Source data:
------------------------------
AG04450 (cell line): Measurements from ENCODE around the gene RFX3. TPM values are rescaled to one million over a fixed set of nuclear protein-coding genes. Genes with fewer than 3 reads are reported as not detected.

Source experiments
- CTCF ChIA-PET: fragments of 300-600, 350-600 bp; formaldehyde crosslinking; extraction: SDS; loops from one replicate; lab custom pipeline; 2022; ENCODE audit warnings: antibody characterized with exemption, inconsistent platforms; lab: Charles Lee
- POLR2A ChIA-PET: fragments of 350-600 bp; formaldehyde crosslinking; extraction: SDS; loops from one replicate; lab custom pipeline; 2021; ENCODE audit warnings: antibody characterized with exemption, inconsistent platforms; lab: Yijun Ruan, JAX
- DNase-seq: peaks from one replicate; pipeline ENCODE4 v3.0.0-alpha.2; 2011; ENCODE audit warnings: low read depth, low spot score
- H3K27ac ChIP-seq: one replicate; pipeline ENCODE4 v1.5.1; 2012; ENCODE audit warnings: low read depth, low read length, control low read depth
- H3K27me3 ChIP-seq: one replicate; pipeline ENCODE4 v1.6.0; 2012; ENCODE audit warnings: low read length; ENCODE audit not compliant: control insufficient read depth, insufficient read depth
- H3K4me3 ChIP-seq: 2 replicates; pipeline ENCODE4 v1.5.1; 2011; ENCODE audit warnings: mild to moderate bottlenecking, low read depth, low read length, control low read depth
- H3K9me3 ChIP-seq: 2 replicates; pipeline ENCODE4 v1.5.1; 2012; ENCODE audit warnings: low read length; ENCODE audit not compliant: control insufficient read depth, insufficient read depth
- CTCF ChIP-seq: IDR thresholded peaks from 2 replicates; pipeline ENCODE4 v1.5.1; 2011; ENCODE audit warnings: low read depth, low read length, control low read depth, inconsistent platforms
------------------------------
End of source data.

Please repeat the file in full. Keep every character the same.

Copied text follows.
AG04450 (cell line): Measurements from ENCODE around the gene RFX3. TPM values are rescaled to one million over a fixed set of nuclear protein-coding genes. Genes with fewer than 3 reads are reported as not detected.

Source experiments
- CTCF ChIA-PET: fragments of 300-600, 350-600 bp; formaldehyde crosslinking; extraction: SDS; loops from one replicate; lab custom pipeline; 2022; ENCODE audit warnings: antibody characterized with exemption, inconsistent platforms; lab: Charles Lee
- POLR2A ChIA-PET: fragments of 350-600 bp; formaldehyde crosslinking; extraction: SDS; loops from one replicate; lab custom pipeline; 2021; ENCODE audit warnings: antibody characterized with exemption, inconsistent platforms; lab: Yijun Ruan, JAX
- DNase-seq: peaks from one replicate; pipeline ENCODE4 v3.0.0-alpha.2; 2011; ENCODE audit warnings: low read depth, low spot score
- H3K27ac ChIP-seq: one replicate; pipeline ENCODE4 v1.5.1; 2012; ENCODE audit warnings: low read depth, low read length, control low read depth
- H3K27me3 ChIP-seq: one replicate; pipeline ENCODE4 v1.6.0; 2012; ENCODE audit warnings: low read length; ENCODE audit not compliant: control insufficient read depth, insufficient read depth
- H3K4me3 ChIP-seq: 2 replicates; pipeline ENCODE4 v1.5.1; 2011; ENCODE audit warnings: mild to moderate bottlenecking, low read depth, low read length, control low read depth
- H3K9me3 ChIP-seq: 2 replicates; pipeline ENCODE4 v1.5.1; 2012; ENCODE audit warnings: low read length; ENCODE audit not compliant: control insufficient read depth, insufficient read depth
- CTCF ChIP-seq: IDR thresholded peaks from 2 replicates; pipeline ENCODE4 v1.5.1; 2011; ENCODE audit warnings: low read depth, low read length, control low read depth, inconsistent platforms